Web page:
Depending on the type of controller, it is best not to mix the brands, or preferably age of your panels. MPPT charge controllers increase the efficiency of your panels by sensing and running your panels for the optimum current / voltage combination for their particular construction. They are most efficient if the efficiency curves of your panels are exactly the same.
Because the internal electrical construction varies from manufacturer to manufacturer, it is best to stick with one particular panel for your entire system. Mixing panels may result in less overall efficiency, because of mismatches between then two types.
However, if you plan to make a major addition to an existing solar system, now or in the future, you have the option of changing panel types/manufactures without loss of efficiency by also purchasing a second charge controller for your additional panels.
By running two or more charge controllers, each one with a potentially different variety of panels attached, you will not run in to loss of efficiency.
Poly-crystalline vs Mono-crystalline Panels
On the market, you see a two varieties of silicon being offered in the panel construction.
Mono-crystalline Solar Panels
Pros Mono-crystalline panels are the more high-tech option, where the “mono” comes from the fact the silicon manufacturing process is more selective for these types of panels. The biggest benefit is increased “efficiency” which means more light energy is converted to power, than with poly panels. However, what this really means is that you can produce a smaller panel for a particular power rating.
Some people say that mono panels are able to produce more light during overcast days, and near sunset and sunrise. However, there are other reports that difference is slight if any.
Cons The biggest negative point of mono-crystalline solar panels is the fact that they are more expensive for the same amount of power, compared to poly-crystalline panels.
Also because mono solar panels are both smaller and darker colored (their power generating surface is almost black rather than blue black), they may heat up more during the summer months. Solar panels produce less power when they are hot to the touch, and deeper thermal cycling probably reduces their lifespan (temperature is linked to early failure of solar panels.)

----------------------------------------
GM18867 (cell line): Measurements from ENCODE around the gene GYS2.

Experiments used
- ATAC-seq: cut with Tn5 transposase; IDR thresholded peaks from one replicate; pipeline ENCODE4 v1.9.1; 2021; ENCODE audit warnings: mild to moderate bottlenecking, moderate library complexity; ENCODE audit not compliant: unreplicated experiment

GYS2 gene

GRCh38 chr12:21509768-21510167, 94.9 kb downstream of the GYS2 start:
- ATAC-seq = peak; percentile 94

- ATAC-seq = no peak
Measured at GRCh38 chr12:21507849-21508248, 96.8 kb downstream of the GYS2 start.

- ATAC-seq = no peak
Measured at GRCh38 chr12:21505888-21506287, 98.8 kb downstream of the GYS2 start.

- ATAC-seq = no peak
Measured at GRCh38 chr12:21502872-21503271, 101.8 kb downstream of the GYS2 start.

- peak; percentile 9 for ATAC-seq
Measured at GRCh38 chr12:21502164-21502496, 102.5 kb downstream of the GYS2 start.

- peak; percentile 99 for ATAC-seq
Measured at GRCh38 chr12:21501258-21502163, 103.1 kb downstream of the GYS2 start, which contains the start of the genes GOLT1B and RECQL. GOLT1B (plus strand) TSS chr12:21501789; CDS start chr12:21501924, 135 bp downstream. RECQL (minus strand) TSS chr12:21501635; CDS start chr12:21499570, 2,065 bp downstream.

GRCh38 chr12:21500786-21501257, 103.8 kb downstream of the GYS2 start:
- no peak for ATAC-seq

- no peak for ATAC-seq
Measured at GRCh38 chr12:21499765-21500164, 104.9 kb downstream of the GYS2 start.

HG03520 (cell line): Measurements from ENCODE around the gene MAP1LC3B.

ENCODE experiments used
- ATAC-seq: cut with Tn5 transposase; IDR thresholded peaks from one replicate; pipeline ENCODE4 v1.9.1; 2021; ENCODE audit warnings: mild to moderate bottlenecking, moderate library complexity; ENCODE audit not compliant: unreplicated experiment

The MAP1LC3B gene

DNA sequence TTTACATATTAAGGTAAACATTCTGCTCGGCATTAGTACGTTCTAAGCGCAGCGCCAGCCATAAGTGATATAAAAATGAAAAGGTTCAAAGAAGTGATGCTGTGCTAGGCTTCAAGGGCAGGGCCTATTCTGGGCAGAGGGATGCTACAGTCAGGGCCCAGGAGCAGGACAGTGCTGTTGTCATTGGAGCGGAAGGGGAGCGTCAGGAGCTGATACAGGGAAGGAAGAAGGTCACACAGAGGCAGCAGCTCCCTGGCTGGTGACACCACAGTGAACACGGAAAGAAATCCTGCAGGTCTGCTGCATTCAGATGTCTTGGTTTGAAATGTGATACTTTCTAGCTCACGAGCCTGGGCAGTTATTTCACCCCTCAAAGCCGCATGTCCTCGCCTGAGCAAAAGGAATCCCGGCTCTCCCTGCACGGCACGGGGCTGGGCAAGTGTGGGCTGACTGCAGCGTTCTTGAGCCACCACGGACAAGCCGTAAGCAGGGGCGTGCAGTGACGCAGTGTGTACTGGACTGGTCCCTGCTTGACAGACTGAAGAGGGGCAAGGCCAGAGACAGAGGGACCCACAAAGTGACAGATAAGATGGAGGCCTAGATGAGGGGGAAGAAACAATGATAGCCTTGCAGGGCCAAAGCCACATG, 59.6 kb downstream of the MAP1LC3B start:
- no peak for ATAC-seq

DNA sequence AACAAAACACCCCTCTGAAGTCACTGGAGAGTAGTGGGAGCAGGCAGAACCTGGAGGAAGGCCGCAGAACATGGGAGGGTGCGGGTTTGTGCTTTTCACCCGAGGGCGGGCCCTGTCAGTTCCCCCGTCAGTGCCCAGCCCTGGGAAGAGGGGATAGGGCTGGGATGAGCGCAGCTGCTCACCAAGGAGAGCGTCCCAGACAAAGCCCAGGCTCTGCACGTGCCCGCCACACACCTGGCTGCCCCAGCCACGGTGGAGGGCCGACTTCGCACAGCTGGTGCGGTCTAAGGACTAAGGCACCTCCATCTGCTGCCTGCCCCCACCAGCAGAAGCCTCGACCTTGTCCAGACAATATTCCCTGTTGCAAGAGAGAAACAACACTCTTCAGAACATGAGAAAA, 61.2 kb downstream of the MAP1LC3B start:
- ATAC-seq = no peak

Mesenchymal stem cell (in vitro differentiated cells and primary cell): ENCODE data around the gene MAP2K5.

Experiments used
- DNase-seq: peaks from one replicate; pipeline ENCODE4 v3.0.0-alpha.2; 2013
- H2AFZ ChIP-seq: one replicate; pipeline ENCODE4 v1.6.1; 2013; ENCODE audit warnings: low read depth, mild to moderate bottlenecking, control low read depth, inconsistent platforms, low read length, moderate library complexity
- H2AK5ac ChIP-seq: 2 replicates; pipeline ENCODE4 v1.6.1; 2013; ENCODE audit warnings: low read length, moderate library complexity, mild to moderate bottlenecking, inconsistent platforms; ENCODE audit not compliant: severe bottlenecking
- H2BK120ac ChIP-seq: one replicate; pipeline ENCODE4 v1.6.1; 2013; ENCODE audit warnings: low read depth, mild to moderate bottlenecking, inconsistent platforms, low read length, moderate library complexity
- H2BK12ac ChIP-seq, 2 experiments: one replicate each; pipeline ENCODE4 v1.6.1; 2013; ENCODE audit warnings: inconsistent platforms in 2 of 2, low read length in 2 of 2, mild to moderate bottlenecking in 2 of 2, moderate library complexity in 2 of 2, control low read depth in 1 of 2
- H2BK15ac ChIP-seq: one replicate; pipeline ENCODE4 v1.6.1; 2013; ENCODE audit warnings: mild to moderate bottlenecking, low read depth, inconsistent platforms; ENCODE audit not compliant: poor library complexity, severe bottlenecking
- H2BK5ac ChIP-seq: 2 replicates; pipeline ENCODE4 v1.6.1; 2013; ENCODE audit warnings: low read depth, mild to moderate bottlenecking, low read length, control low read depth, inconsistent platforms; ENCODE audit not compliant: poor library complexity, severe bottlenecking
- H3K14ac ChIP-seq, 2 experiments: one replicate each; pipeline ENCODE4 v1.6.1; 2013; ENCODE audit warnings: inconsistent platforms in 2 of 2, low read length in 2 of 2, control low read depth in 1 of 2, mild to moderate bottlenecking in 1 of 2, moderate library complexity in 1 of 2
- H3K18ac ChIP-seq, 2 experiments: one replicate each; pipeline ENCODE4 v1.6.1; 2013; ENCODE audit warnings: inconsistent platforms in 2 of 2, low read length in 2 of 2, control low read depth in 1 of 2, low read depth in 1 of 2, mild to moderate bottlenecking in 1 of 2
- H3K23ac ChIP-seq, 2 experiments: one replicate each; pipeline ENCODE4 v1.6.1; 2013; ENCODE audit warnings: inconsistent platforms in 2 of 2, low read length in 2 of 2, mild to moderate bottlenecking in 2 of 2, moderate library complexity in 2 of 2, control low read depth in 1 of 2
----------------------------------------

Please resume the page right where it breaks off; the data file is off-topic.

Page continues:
Poly-crystalline Solar Panels
Pros An older technology, poly panels are noticeably cheaper than their newer mono solar panel varieties. Price tends to be the major reason to stick with poly panels. Also, they also tend to be larger than mono for the same power production. If limited space isn’t an issue, then larger panel size has its benefits. Large panels potentially stay cooler because they have more surface area to exchange heat with their environment. Additionally, poly panels are not as dark in color as mono panels, so their per inch heat update is probably less.
Cons As said before, poly panels are larger, and so if space is the number one factor, then you probably better steer clear. Also, some reports say the poly panels do not perform as well as mono panels in low light conditions, although I have seen mixed reports about this.
What Are The Best High Wattage Panels Available
Based on my research, high wattage panels are not the best option for off grid, DIY systems. When factoring in total cost and delivery cost, even large scale commercial grade panels are not readily available at a lower cost per watt smaller than 100W panels.
In my price comparison, above, including research in to other wholesale panel suppliers that are not listed in the chart, 100W panels are the cheapest option available for us DIY builders who to not have access to professional level discounts.
Often, one of the biggest sources of expense for 200W plus panels is the shipping. These large panels are expensive to ship because they require freight carriers to move them. And, unless you have a business address with equipment to help unload, you will have to pay a hefty premium.
Another consideration is the difficulty and danger installing large panels. If you plan on installing these panels yourself, often on a roof or other high place, trying to maneuver a 30 pound panel difficult and dangerous with scaffolding and lifting equipment used by professional installers. By choosing the smaller 15 lb panels, I find that I am much more comfortable handling them on a roof in wind conditions.
For these reasons, I highly recommend 100W size panels over high wattage panels of 150W or more.
How Many Solar Panels Do I Need?
To get an accurate answer to that question, you need to determine how much energy you actually use. Check out my article Total Cost of Off Grid Solar Systems which walks you through the easy way to determine how many solar panels you need for your off grid solar system.